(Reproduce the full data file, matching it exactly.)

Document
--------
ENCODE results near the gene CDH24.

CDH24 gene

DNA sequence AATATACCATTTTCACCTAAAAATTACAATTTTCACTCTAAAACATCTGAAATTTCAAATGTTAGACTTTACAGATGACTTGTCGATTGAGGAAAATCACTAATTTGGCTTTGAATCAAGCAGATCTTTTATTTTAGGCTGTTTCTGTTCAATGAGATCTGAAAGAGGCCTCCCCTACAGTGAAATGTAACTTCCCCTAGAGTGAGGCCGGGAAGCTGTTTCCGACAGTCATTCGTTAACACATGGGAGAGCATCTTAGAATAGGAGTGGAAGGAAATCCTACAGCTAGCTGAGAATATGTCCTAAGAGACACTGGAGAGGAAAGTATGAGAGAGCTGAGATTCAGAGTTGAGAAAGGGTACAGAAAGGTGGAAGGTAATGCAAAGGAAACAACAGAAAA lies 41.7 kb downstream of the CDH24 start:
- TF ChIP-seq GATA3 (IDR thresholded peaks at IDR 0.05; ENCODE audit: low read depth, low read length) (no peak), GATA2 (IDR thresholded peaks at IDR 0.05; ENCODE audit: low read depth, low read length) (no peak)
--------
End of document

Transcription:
ENCODE results near the gene CDH24.

CDH24 gene

DNA sequence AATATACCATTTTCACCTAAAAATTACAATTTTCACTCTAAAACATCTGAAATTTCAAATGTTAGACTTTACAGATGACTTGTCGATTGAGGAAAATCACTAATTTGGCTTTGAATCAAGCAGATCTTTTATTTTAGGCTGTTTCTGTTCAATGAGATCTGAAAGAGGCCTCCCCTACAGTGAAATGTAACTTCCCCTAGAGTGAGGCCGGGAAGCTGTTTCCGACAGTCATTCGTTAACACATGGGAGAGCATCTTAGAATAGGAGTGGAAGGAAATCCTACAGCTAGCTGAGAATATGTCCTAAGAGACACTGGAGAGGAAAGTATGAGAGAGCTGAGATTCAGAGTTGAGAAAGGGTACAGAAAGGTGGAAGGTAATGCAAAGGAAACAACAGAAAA lies 41.7 kb downstream of the CDH24 start:
- TF ChIP-seq GATA3 (IDR thresholded peaks at IDR 0.05; ENCODE audit: low read depth, low read length) (no peak), GATA2 (IDR thresholded peaks at IDR 0.05; ENCODE audit: low read depth, low read length) (no peak)